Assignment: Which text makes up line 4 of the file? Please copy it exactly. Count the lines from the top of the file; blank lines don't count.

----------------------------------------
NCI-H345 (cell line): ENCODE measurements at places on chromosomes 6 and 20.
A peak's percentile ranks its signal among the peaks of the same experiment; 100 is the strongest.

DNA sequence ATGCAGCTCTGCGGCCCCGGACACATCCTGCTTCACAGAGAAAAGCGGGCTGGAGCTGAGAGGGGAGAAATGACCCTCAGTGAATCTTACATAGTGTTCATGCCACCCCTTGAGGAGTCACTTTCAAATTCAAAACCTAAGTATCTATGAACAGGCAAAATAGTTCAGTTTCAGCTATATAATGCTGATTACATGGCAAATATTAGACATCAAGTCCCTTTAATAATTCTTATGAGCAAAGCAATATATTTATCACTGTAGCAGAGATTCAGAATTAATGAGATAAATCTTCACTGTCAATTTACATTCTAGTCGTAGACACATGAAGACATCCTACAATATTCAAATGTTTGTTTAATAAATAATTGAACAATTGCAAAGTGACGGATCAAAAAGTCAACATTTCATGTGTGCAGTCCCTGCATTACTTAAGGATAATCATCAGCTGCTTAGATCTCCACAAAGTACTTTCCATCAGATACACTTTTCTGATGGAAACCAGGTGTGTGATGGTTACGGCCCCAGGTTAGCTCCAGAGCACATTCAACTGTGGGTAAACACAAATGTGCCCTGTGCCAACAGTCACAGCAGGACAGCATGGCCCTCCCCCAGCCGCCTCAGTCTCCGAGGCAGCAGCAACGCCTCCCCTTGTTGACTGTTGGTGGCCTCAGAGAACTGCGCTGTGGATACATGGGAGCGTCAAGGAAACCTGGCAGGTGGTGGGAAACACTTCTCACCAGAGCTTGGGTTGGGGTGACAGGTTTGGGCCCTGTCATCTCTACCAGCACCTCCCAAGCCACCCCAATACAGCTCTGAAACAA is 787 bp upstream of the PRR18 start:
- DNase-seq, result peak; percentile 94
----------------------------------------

- DNase-seq, result peak; percentile 94